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Volcano looming over Kagoshima worthy of dramatic events in city’s history

By Gregory Strong

Smoke-wreathed and sometimes spewing ash, Sakurajima looms over the port of Kagoshima in south Kyushu. Both majestic and slightly menacing, it offers a scene worthy of the dramatic events that have occurred here in the past.

Modern Japanese history weaves through this city of 610,000, one of the country’s less-traveled destinations. St Francis Xavier’s 1594 mission began here, an event commemorated by the modest Gothic church downtown. Catholic missionaries were initially welcomed by the ruling Shimazu clan, which was eager for new trading opportunities. This powerful family ruled the region for 695 years, and had a singular position during the Tokugawa era, actually controlling the kingdom of the Ryukyu Islands (modern-day Okinawa). It’s thanks to their affluence and forward thinking that Kagoshima had some of Japan’s first factories, gas lights and telegraph lines, all of which are catalogued in the Reimeikan museum.

In Nanshu Cemetery, the city enshrines the grave of Saigo Takamori, the real-life “Last Samurai” who led the 1877 Satsuma rebellion—the final charge against modernization. Takamori fought for traditional values, as well as to oppose growing corruption in the new Meiji government, and the statues of him in Kagoshima and Tokyo’s Ueno Park attest to his folk hero status. The 2003 Hollywood blockbuster starring Tom Cruise and Ken Watanabe was loosely based on his story, including his last stand here on Mt Shiroyama. Not far from the cemetery is the cave where he is supposed to have committed seppuku.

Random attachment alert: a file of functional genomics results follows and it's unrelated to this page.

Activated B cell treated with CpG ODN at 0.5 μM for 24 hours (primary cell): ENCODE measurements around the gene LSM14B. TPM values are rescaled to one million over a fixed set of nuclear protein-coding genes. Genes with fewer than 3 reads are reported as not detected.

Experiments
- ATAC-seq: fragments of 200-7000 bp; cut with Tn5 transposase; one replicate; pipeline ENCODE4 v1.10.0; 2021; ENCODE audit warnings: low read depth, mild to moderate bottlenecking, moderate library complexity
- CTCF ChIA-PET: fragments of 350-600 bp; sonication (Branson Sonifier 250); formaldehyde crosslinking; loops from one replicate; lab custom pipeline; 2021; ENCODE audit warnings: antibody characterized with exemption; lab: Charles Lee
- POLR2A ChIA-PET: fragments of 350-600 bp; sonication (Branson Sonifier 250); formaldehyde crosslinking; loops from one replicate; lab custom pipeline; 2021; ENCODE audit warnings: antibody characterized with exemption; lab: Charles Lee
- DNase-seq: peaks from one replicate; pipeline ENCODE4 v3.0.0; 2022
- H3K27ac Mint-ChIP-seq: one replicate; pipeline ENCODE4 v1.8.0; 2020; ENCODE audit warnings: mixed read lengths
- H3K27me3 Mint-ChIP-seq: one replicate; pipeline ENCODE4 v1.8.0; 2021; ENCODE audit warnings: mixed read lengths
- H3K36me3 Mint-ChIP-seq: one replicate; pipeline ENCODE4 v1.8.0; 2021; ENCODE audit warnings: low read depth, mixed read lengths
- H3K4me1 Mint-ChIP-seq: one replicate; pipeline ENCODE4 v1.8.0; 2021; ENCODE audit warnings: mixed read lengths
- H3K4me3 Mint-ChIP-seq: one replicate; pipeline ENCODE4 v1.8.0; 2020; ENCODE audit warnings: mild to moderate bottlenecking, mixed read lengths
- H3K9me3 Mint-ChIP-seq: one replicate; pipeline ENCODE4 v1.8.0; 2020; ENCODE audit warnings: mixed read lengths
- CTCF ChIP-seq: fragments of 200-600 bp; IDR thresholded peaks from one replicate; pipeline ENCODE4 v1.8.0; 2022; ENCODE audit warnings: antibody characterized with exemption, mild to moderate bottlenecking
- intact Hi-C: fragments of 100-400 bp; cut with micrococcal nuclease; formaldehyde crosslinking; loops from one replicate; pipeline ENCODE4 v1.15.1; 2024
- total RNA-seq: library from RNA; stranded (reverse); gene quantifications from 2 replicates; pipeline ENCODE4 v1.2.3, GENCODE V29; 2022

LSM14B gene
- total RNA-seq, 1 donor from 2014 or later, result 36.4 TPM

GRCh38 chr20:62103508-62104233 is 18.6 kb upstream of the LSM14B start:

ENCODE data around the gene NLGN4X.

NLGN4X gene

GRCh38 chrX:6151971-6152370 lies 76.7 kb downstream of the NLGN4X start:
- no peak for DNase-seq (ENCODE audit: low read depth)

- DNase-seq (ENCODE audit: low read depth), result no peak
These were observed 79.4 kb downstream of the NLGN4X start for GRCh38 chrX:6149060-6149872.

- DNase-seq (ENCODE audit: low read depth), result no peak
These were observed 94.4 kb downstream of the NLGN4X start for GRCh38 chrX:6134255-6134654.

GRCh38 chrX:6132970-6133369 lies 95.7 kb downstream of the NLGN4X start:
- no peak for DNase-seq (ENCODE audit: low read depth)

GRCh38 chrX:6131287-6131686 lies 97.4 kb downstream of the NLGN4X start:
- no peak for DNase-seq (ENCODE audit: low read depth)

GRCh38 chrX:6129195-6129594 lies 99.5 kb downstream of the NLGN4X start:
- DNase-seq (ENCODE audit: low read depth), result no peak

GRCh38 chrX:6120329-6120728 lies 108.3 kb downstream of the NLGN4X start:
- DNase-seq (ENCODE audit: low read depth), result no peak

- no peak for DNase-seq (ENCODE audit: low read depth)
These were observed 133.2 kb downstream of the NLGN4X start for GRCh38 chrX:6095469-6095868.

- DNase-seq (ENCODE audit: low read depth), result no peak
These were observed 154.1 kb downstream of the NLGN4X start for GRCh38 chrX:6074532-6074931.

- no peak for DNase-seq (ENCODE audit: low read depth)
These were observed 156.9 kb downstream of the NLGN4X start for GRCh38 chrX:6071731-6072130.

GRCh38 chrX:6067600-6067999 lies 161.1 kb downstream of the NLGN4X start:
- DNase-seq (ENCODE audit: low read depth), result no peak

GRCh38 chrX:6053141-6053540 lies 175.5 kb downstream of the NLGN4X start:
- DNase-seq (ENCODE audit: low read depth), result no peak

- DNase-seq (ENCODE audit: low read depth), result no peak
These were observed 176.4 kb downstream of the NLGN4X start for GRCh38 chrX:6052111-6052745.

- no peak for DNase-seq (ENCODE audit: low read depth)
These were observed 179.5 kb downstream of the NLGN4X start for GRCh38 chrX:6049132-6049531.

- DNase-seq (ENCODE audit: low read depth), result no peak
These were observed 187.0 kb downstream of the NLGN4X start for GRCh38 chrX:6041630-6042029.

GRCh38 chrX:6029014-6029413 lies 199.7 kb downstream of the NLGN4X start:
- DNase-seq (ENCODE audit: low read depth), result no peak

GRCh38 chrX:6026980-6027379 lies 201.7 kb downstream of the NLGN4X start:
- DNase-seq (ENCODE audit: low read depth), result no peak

Takamori’s feudal Japan is present in Kagoshima’s principal attraction, Sangenan, the villa and garden of the Shimazu clan. Laid out three centuries ago on the slope of Mt Shiroyama, the garden incorporates a view of the bay and Sakurajima into a spectacular borrowed landscape. Sangenan also possesses a rare kyokusui, or poetry-composing garden, where the 21st Lord Shimazu’s guests sat creating poems as they drank sake from cups floating down a brook.

Dominating the horizon, the 1,117-meter Sakurajima begs to be climbed, but as one of the world’s most active volcanoes, it’s largely off limits. A short hiking trail winds part of the way up its slopes, with the Yunohira Lookout at 373 meters providing some superb views. A 40-km road, with homes, hotels and several onsen scattered along it, circles the volcano’s base. On its east side is the detritus from a major eruption in 1914: immense gray lava fields, and the partially buried torii of Kurokami shrine.

Beyond Kagoshima’s public art gallery and aquarium, typical for a city this size, are the unique attractions of the town of Chiran, 31km away. Built by the Sata family, the daimyo’s chief retainers, it preserves a row of quaint 17th-century homes collectively known as Bukeyashi (Samurai Street). Each has an exquisite garden with a miniature mountain landscape of stones and ponds or raked gravel.